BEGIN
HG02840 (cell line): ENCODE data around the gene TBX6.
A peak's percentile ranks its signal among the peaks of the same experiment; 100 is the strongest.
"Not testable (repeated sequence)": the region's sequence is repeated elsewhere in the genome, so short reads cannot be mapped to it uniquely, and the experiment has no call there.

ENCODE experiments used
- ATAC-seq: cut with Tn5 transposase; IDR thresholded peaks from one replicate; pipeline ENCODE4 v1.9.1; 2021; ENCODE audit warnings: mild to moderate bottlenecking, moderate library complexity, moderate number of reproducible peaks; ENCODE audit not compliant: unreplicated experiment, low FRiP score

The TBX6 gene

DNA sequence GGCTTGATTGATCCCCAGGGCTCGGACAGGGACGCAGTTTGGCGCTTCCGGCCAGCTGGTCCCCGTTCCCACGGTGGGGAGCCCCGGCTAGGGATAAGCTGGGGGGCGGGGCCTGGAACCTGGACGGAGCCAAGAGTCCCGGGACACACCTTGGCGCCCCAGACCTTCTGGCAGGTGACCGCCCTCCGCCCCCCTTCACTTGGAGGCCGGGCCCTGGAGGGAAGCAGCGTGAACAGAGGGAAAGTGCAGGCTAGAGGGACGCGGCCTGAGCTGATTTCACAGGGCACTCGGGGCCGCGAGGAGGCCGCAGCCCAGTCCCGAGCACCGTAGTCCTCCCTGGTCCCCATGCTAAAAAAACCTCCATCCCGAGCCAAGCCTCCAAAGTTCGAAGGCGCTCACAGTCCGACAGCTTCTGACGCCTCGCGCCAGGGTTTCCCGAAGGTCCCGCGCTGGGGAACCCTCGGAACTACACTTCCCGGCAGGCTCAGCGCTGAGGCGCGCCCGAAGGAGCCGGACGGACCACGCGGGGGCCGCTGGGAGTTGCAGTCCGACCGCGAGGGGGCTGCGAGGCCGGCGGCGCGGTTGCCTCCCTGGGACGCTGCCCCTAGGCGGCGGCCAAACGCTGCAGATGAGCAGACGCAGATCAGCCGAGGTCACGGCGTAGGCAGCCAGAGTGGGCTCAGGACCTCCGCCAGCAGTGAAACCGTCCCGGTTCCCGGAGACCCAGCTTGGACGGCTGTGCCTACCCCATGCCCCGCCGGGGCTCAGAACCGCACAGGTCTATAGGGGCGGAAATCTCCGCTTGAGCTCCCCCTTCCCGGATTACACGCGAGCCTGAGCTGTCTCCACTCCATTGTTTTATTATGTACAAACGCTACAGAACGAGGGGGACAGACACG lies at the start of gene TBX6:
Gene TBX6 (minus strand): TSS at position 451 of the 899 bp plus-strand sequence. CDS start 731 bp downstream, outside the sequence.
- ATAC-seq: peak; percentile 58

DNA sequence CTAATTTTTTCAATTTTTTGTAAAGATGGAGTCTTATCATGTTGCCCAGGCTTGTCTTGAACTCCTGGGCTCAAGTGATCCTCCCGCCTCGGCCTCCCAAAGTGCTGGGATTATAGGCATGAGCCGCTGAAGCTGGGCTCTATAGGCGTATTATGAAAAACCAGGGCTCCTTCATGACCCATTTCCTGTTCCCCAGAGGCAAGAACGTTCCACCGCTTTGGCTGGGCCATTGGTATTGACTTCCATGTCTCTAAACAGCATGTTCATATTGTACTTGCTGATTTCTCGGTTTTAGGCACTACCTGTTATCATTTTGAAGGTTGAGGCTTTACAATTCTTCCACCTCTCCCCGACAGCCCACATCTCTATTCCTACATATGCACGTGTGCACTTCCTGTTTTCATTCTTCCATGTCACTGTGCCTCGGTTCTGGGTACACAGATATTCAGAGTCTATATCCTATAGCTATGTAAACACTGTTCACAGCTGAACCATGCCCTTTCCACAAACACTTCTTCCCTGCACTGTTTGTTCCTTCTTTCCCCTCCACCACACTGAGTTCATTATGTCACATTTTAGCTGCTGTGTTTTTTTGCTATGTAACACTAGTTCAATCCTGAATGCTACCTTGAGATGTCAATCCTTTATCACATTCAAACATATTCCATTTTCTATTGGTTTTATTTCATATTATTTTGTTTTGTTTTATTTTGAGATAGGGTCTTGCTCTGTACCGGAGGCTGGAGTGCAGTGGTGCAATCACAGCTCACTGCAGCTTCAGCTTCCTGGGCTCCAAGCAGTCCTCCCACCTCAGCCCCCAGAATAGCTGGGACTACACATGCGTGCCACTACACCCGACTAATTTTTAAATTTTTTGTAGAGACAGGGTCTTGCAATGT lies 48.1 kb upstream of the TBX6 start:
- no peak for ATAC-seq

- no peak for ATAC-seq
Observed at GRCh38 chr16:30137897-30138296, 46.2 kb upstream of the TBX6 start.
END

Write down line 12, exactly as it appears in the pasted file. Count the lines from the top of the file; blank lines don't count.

- no peak for ATAC-seq